Where am I going with all this? I don't want to sound preachy but it's probably my writing style. Anyway here's my advice to any boater out there. Stick to maximizing the set up and balance, along with good prop work. These things will get you more speed than horsepower. Yes horsepower helps, but if everything is the same (with set up and such) it takes 10hp to gain 1 mph. You are talking some serious hp increase needed to gain 5 mph. Granted if the boat runs slightly drier from more power, the gain will be more, but usually just adding power is disappointing.

That is just touching on the porting subject, so now to the most important thing, your boat. The 2 liter 150 is a very good motor to work with. If I had your boat I'd add the #41941 exhaust pipe in place of the stock one. This would let the engine build power into the high 6000 rpm range. It's worth about 10 hp. I'd think about having the prop cut to 14 and one half inches diameter. This would help top speed and acceleration. For heads run the stock SST 120 head. It has 26cc chambers and with its shape you can run 92 octane gas. The motor will make close to 200hp and still run nice. I'd chuck the oil injection and jet up about 3 or 4 sizes with the timing at 23 to 25 degrees. It's a place to start. You should be able to jet down from that start point, but better safe first. Lastly you could try the crossdrilled SST intake manifold. It's tricky to jet so leave that for last.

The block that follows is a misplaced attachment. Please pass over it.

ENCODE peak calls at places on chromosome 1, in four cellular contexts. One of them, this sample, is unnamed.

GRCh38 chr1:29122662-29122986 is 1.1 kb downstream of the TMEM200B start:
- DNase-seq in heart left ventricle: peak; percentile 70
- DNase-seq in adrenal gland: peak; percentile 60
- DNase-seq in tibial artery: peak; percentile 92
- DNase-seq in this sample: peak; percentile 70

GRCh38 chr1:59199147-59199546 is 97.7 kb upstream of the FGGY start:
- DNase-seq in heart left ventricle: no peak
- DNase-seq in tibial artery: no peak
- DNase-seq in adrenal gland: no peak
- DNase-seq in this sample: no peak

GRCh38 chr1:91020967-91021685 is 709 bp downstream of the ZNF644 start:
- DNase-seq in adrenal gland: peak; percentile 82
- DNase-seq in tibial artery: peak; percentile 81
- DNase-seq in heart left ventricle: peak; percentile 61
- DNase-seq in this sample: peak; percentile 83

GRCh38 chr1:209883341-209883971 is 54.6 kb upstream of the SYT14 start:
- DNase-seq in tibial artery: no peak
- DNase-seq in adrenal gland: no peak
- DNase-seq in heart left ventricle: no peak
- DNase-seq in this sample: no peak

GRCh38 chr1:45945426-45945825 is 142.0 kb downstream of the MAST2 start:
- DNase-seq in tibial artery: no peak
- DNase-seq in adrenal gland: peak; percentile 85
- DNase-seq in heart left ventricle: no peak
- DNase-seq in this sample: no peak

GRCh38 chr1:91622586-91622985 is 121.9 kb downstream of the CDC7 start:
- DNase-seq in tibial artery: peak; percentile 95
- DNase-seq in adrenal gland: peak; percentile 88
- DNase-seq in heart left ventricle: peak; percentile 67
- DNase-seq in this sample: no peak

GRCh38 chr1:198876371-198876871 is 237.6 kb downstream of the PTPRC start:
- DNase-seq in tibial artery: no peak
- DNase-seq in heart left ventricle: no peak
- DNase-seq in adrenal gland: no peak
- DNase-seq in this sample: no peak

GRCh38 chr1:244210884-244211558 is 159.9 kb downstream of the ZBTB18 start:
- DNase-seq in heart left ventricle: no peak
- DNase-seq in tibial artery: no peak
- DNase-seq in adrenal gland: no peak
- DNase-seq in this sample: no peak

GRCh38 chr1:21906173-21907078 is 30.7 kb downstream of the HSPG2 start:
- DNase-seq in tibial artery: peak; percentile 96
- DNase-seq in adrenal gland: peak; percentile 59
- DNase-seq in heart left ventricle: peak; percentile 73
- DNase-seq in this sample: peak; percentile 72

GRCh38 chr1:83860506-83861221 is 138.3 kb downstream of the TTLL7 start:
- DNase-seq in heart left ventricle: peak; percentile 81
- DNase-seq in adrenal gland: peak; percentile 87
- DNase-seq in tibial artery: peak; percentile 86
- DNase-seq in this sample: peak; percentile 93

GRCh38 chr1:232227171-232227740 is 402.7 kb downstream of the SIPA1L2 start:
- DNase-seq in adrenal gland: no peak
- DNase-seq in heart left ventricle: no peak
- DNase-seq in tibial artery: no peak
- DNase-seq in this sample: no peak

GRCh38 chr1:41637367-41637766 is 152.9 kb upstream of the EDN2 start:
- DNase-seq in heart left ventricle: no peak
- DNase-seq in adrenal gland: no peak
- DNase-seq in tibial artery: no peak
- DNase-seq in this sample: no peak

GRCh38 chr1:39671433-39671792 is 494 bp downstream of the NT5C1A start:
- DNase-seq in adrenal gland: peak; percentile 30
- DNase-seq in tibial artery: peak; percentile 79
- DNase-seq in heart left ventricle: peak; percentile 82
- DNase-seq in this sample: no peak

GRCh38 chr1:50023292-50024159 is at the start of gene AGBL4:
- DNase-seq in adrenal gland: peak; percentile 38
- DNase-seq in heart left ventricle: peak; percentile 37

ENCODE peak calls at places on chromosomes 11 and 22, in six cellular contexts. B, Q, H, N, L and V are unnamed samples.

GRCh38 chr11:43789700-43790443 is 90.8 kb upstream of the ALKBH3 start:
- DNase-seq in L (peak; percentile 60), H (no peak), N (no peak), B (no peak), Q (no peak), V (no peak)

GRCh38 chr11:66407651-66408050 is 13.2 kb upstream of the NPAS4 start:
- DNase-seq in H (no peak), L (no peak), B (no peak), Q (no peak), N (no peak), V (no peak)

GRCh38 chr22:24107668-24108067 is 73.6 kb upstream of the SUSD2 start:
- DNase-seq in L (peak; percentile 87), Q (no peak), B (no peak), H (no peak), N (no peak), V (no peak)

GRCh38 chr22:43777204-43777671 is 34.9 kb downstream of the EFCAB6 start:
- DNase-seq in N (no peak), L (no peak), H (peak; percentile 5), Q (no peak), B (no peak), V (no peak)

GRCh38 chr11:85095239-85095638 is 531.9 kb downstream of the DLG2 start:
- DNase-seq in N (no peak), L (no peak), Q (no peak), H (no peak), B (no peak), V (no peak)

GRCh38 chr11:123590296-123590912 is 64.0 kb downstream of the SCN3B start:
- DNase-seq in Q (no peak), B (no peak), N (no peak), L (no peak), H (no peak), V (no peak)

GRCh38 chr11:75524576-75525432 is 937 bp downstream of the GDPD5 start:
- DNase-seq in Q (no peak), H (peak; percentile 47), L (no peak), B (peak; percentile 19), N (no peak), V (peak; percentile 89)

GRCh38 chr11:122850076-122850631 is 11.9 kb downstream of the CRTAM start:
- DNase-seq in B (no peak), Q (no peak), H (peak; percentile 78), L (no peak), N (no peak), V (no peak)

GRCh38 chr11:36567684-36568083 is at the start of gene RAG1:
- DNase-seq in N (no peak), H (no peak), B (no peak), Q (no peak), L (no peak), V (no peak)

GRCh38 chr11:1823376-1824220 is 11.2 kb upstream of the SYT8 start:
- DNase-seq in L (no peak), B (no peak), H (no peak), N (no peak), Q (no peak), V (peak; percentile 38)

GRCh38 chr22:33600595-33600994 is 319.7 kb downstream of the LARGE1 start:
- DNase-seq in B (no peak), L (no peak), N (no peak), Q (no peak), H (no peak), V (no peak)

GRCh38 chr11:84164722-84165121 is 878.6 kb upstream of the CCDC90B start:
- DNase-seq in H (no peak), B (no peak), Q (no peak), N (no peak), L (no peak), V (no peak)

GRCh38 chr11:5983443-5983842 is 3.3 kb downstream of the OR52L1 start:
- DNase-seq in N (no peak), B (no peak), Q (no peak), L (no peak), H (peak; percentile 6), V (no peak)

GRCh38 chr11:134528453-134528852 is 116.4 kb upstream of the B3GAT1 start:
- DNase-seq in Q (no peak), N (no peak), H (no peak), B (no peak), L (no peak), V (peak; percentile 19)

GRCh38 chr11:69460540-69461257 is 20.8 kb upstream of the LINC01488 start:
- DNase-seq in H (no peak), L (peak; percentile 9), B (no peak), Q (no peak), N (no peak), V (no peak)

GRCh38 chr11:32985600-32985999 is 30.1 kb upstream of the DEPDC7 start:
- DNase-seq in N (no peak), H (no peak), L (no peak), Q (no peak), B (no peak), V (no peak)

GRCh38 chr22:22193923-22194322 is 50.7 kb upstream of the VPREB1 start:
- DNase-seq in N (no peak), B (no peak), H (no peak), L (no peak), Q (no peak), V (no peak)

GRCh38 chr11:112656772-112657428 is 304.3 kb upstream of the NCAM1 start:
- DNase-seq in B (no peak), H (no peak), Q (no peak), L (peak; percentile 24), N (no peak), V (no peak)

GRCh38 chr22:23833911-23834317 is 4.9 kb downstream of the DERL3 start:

I'll bet you'll go 90!
                                                                Randy

 

 

Please submit whatever questions you have to IHRTechTalk@yahoo.com.  All questions and answers selected will be displayed on this page as they come in.  Note: though all boaters are welcome, priority may be given to I.H.R. members.  Randy can not be held responsible for any advice given.  Though his information and expertise is second to none, he has no control over what you do with your boat.  It is up to you to boat safely and act responsibly, and his advice is only to be used as a guidance for your high performance boat/motor of which you are the one responsible for the risks involved.

Thanks,
Mark C.